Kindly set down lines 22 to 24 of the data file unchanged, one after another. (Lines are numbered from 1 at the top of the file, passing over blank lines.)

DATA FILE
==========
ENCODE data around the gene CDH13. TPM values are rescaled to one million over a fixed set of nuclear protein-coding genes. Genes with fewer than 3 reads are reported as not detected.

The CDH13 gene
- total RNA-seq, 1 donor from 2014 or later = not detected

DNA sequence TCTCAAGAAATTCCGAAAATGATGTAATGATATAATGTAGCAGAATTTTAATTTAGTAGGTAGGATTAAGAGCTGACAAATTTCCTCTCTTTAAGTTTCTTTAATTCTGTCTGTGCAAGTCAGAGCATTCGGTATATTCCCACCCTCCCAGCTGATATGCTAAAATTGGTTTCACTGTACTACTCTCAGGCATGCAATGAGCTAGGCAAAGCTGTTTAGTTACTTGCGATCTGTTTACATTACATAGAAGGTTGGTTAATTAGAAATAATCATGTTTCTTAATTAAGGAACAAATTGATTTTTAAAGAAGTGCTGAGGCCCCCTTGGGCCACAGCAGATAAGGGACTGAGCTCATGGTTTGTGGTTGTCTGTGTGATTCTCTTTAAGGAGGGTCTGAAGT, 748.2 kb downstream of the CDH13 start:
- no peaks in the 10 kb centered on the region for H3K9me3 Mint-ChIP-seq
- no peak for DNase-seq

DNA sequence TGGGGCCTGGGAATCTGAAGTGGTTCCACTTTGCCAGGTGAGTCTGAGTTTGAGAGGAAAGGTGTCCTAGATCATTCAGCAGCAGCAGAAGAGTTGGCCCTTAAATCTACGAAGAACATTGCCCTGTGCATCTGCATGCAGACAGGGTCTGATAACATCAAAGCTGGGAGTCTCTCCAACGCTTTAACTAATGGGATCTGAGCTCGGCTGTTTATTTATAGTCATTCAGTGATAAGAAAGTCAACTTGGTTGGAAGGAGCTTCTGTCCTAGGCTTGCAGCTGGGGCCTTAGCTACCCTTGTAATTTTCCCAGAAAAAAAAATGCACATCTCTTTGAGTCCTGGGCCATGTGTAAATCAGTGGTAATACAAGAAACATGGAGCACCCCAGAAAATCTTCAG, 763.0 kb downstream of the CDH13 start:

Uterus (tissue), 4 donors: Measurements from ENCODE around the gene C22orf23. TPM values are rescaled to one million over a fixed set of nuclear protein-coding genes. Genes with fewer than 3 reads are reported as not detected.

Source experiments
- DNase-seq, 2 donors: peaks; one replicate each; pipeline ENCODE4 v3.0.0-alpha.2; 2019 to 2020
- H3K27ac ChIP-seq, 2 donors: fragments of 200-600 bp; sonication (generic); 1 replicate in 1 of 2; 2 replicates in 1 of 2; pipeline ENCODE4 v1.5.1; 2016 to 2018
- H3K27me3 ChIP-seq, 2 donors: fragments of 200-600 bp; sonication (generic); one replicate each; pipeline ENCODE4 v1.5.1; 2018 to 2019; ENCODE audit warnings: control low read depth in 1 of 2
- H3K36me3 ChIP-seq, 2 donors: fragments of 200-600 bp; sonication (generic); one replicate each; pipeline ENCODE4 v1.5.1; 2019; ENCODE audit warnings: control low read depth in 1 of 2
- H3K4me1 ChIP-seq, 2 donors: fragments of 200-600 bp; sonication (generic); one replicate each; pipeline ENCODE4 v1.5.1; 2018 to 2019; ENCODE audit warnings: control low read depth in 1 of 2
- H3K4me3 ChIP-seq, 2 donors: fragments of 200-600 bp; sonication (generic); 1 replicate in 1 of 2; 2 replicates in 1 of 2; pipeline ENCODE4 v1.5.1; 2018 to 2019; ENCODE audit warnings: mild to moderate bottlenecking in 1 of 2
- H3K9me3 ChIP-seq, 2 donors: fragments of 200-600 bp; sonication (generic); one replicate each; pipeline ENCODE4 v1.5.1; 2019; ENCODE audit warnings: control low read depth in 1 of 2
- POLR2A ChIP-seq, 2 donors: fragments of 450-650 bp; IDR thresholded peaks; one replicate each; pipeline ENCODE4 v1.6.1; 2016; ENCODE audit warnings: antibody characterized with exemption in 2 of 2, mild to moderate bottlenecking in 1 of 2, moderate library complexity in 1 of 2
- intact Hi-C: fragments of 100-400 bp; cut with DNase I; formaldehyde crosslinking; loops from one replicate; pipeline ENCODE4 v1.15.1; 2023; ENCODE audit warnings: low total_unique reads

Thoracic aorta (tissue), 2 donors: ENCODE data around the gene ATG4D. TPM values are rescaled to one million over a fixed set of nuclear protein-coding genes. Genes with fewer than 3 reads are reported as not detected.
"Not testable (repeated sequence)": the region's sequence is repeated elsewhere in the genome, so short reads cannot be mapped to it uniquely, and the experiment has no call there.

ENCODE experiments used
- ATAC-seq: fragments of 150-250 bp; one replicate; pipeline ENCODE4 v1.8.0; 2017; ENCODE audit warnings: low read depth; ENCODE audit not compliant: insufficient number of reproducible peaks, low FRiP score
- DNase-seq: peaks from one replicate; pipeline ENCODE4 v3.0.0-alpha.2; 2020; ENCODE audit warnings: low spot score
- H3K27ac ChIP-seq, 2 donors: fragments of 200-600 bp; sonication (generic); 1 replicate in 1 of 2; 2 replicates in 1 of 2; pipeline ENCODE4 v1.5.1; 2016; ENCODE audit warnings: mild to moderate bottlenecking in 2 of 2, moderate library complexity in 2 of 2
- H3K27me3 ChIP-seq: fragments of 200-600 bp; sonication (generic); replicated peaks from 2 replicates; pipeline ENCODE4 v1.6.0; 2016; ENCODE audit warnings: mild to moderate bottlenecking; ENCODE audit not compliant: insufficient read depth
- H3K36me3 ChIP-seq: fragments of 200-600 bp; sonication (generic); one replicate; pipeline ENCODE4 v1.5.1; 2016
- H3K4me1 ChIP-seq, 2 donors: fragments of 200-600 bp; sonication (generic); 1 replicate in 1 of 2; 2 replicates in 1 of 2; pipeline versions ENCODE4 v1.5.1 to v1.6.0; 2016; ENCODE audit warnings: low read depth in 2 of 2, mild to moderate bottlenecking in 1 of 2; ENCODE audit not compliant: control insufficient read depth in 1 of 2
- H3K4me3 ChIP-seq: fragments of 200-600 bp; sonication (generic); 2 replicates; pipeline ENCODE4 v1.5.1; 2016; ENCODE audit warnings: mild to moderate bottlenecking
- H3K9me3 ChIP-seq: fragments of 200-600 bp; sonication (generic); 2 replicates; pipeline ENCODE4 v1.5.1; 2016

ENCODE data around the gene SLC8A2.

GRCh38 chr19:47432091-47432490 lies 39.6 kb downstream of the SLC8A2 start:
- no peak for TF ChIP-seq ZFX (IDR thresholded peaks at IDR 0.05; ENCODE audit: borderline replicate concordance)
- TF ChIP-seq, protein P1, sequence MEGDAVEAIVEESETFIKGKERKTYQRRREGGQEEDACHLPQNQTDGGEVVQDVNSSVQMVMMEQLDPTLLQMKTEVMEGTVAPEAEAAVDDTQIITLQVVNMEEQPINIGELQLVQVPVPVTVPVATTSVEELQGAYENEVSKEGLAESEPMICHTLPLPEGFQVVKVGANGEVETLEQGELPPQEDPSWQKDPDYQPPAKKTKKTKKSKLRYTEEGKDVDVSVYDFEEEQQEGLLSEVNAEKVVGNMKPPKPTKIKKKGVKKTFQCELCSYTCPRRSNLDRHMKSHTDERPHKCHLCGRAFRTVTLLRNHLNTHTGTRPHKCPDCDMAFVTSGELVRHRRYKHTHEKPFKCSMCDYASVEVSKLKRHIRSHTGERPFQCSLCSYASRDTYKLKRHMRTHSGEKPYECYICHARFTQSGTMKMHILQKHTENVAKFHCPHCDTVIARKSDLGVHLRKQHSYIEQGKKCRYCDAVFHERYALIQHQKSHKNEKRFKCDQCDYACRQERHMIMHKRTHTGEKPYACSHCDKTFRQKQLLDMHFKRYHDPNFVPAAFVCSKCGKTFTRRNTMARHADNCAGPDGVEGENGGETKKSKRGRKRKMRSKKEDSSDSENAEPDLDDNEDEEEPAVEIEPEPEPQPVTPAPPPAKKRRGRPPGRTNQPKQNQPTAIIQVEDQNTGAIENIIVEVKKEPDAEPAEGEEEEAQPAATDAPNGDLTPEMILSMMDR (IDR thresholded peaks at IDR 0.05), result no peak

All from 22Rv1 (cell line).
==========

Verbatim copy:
- ATAC-seq: fragments of 150-250 bp; one replicate; pipeline ENCODE4 v1.8.0; 2017; ENCODE audit warnings: low read depth; ENCODE audit not compliant: insufficient number of reproducible peaks, low FRiP score
- DNase-seq: peaks from one replicate; pipeline ENCODE4 v3.0.0-alpha.2; 2020; ENCODE audit warnings: low spot score
- H3K27ac ChIP-seq, 2 donors: fragments of 200-600 bp; sonication (generic); 1 replicate in 1 of 2; 2 replicates in 1 of 2; pipeline ENCODE4 v1.5.1; 2016; ENCODE audit warnings: mild to moderate bottlenecking in 2 of 2, moderate library complexity in 2 of 2